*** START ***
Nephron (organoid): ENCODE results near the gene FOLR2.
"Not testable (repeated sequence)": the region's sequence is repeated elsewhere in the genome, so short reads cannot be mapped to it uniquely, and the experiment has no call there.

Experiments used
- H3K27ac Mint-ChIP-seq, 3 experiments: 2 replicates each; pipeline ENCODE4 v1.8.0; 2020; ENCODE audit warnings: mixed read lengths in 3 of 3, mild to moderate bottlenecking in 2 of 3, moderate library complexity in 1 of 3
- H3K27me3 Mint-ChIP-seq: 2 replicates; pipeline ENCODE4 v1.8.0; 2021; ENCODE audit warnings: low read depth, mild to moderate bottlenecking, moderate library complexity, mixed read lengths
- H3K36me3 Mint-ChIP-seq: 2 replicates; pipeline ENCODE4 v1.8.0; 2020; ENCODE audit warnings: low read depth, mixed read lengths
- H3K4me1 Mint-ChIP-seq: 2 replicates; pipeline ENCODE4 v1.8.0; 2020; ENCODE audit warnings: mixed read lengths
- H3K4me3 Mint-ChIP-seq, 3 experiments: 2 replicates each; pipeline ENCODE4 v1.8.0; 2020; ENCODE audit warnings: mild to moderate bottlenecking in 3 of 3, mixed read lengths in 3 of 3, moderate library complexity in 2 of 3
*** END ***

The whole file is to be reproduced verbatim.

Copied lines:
Nephron (organoid): ENCODE results near the gene FOLR2.
"Not testable (repeated sequence)": the region's sequence is repeated elsewhere in the genome, so short reads cannot be mapped to it uniquely, and the experiment has no call there.

Experiments used
- H3K27ac Mint-ChIP-seq, 3 experiments: 2 replicates each; pipeline ENCODE4 v1.8.0; 2020; ENCODE audit warnings: mixed read lengths in 3 of 3, mild to moderate bottlenecking in 2 of 3, moderate library complexity in 1 of 3
- H3K27me3 Mint-ChIP-seq: 2 replicates; pipeline ENCODE4 v1.8.0; 2021; ENCODE audit warnings: low read depth, mild to moderate bottlenecking, moderate library complexity, mixed read lengths
- H3K36me3 Mint-ChIP-seq: 2 replicates; pipeline ENCODE4 v1.8.0; 2020; ENCODE audit warnings: low read depth, mixed read lengths
- H3K4me1 Mint-ChIP-seq: 2 replicates; pipeline ENCODE4 v1.8.0; 2020; ENCODE audit warnings: mixed read lengths
- H3K4me3 Mint-ChIP-seq, 3 experiments: 2 replicates each; pipeline ENCODE4 v1.8.0; 2020; ENCODE audit warnings: mild to moderate bottlenecking in 3 of 3, mixed read lengths in 3 of 3, moderate library complexity in 2 of 3